The manufactory was founded by order of the Duke Karl Eugen von Württemberg for the production of art pieces of the highest quality from hard porcelain. Ludwigsburg porcelain was created to decorate the palace and luxurious gifts for noble people, so it quickly became famous. Over time, the factory, like many others like it, began to suffer losses and closed. The classic hallmark of this brand is two intersecting blue “C” letters topped with a crown.
The history of porcelain Ludwigsburg
Ludwigsburg porcelain could have appeared earlier: Karl Eugene’s predecessors also made attempts to found a new manufacture. The task was complicated by the unfortunate location of the city from the point of view of porcelain production: there is no suitable clay or wood for stoves nearby. But the demand for the perfect “white gold” for the court was great, and on April 5, 1758, the Duke opened production with the intention of subsidizing it.
Ludwigsburg porcelain began to be produced in 1759, when the experienced specialist Joseph Jakob Ringler took over as director. He previously worked at the Nymphenburg manufactory. Other top-level masters were also invited. Soon, production reached its heyday the first twenty years are considered the best in the history of the factory. Artists painted each piece by hand, creating creations of the highest quality. The Seven Years’ War also contributed to the success, which created difficulties for the Meissen manufactory.
The main artist of the Ludwigsburg factory was Gottlieb Friedrich Riedel, who previously worked in Meissen.
Until the late 1770s, he created magnificent Rococo vases and sets. For example, the luxurious service created as a gift to the Italian Count Giovanelli is famous. Johann Wilhelm Beyer, who created complex sculptures of musicians and artists, worked at the same time as Riedel. Some of his works already at that time demonstrate the influence of classicism.
In 1775, Karl Eugene, together with the court, moved from Ludwigsburg to Stuttgart, and the factory began to decline. The situation was aggravated by the fact that rocaille floral patterns were out of fashion, and Riedel did not want to change anything. In 1805, when the Holy Roman Empire collapsed, the Ludwigsburg Manufactory began to be called the Royal Manufactory, but it still remained unprofitable. Twenty years later, the king of Württemberg Wilhelm I (Wilhelm I. Friedrich Ludwig) tried to sell it, but did not find a buyer and closed the factory. A collection of molds, recipes and engravings has been preserved in the archive.
Porcelain Ludwigsburg in the XX and XXI centuries
A new attempt to revive Ludwigsburg porcelain was made by Otto Wanner-Brandt in 1948. He acquired the rights to the trademark and began to use the original forms of the 18th century in production, which brought him immediate success. Twenty years later, the company moved to the Ludwigsburg Palace, and in 1994 it began to receive city subsidies.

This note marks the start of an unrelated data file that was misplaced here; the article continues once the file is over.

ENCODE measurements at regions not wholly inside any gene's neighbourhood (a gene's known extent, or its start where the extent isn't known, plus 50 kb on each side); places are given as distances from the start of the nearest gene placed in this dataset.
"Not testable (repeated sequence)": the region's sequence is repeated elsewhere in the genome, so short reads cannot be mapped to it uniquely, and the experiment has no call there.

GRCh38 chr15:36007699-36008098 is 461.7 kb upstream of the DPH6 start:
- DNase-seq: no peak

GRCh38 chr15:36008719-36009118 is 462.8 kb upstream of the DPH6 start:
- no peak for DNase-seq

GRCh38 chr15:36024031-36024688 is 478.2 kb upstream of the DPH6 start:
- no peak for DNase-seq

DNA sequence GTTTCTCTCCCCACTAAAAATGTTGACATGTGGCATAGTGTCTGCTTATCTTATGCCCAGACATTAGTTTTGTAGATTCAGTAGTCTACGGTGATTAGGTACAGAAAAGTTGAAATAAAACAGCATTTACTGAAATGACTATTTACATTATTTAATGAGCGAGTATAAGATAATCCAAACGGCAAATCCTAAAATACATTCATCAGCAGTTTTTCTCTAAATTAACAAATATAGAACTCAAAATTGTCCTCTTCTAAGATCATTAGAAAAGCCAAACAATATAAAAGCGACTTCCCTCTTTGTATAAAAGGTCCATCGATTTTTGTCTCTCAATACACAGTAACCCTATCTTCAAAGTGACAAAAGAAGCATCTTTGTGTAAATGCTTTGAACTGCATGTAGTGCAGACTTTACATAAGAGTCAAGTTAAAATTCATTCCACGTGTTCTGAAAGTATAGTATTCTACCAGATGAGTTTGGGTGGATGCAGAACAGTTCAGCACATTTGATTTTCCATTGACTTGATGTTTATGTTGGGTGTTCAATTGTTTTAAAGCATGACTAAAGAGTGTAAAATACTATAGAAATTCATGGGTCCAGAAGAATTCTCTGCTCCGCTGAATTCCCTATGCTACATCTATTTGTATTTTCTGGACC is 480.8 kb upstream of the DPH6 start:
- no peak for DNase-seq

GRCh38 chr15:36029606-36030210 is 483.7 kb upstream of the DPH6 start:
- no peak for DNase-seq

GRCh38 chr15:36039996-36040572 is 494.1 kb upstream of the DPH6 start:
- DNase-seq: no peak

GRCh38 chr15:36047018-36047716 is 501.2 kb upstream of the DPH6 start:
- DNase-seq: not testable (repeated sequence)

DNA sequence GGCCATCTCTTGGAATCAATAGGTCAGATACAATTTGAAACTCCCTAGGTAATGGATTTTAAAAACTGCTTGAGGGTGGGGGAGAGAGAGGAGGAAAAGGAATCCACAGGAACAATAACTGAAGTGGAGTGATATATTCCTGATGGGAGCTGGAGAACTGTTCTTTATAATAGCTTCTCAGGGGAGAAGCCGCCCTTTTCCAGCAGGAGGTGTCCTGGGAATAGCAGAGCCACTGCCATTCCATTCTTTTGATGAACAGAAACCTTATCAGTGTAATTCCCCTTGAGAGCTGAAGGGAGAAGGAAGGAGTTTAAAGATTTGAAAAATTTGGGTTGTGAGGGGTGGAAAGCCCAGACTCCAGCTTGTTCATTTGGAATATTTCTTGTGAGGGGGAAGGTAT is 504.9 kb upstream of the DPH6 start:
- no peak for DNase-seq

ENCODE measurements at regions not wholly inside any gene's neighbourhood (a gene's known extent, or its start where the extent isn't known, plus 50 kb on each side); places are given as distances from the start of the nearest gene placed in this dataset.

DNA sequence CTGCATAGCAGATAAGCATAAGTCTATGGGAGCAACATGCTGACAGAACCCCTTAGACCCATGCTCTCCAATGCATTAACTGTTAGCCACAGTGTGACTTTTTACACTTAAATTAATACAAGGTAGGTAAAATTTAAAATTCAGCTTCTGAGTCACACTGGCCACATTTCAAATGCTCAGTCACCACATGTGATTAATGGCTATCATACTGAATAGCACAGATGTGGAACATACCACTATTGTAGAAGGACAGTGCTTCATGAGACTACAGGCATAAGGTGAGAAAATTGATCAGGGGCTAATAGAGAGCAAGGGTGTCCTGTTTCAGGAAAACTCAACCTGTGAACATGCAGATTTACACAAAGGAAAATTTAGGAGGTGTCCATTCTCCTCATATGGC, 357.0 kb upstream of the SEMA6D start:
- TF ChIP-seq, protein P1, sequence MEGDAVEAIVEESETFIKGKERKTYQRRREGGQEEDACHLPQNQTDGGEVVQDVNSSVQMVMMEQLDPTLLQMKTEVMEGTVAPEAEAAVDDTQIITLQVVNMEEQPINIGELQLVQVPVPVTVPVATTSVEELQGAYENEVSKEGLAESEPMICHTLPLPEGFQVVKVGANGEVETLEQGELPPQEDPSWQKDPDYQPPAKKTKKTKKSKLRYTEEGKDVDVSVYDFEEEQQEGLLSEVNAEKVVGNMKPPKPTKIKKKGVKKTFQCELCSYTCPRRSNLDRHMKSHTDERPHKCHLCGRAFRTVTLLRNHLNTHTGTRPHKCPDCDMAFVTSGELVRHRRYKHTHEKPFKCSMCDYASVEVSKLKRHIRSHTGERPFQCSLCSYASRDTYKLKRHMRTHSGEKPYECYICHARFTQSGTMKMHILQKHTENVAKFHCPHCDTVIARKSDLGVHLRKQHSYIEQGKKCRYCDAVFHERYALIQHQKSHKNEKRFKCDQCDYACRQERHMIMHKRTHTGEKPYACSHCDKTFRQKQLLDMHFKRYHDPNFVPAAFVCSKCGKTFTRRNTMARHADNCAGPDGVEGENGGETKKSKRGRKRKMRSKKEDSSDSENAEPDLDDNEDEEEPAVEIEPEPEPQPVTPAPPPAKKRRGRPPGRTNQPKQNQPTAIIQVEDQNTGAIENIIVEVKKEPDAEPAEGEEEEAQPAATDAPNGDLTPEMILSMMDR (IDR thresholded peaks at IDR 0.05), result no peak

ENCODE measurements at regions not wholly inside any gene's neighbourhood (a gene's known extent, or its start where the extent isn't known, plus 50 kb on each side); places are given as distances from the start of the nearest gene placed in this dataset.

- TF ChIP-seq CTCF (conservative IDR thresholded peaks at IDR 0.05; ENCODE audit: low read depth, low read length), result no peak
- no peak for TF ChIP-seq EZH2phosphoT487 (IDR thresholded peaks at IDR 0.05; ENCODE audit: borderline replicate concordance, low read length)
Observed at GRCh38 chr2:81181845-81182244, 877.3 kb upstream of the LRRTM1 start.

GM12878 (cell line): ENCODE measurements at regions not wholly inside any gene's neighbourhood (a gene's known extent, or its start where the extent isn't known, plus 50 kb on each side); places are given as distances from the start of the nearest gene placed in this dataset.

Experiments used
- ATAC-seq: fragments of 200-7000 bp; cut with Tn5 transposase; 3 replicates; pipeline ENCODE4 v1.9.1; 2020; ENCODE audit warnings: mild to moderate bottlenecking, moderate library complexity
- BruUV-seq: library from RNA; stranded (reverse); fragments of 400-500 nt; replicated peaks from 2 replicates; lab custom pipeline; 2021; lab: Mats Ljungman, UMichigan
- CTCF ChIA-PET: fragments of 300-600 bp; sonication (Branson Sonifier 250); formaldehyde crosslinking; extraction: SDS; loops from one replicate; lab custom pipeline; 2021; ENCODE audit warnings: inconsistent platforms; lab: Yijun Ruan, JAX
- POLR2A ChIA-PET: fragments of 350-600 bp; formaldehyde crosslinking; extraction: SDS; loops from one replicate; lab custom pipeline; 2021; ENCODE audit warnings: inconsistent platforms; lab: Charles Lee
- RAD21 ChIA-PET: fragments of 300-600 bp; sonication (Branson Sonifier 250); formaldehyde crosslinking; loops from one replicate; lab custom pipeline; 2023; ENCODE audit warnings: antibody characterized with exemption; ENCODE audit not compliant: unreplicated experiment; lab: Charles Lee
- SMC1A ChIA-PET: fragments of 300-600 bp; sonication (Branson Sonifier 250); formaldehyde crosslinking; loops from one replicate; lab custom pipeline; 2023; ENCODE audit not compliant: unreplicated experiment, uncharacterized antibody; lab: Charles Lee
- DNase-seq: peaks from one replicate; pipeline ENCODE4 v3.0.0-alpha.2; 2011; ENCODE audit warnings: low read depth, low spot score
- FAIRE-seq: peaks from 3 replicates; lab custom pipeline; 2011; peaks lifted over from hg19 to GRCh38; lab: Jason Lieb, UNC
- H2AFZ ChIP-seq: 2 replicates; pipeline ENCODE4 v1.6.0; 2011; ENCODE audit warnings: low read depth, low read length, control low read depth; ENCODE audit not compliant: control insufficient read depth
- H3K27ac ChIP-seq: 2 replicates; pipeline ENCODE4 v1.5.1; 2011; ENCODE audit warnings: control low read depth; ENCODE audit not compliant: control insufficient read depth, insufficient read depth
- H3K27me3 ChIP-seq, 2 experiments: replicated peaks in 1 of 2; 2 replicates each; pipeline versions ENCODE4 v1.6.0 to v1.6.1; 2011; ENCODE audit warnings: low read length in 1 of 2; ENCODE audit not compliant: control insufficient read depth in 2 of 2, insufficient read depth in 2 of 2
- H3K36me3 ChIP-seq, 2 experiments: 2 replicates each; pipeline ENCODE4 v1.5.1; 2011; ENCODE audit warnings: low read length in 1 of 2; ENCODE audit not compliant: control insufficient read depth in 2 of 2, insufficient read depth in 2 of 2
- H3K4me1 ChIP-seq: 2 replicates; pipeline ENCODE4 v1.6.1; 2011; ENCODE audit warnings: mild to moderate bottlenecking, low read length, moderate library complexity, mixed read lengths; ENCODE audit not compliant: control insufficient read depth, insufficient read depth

All products, as in the past, were painted by hand. The assortment was periodically replenished with new art items. An example is the Ginkgo Biloba service with Goethe’s lines of poetry (Johann Wolfgang von Goethe). But despite financial support, the manufactory experienced increasingly serious problems and closed at the end of 2015.
What is Ludwigsburg Porcelain famous for?
The factory’s products are slightly inferior in whiteness to those of Frankenthal and other German porcelain manufactories. But the artistic quality of these objects allows them to be compared with the best examples of European ceramics. The following types of Ludwigsburg porcelain are especially famous:
Figures of musicians and dancers, including costumes for the court ballet that were new at the time of creation.
Miniature sculptural groups about 7 cm high on the theme of the Venice Fair and scenes from the life of the common people.
Figures of a satirical nature, making fun of the court fashion. For example, the height of the hairstyles for ladies and the size of the bows for the gentlemen.
Tableware, caskets and vases with luxurious rococo floral designs.
Buying porcelain Ludwigsburg
Ludwigsburg porcelain of the 18th century is a great rarity. His best collection of 2,000 pieces is kept in the ceramics museum in Ludwigsburg Palace where these works of art were created. Products of the 20th century are easier to find, but they are gradually becoming more and more expensive, because the factory is closed and does not produce new products. To acquire a figurine from this manufactory is a great success for the collector.
Throughout its history, the Ludwigsburg factory has remained one of the smallest in Europe, and all its products were hand-painted. It is clear that there cannot be a lot of such porcelain. It is unlikely to meet him in a regular antique shop, but sometimes amazing figurines and pieces of services appear at themed auctions.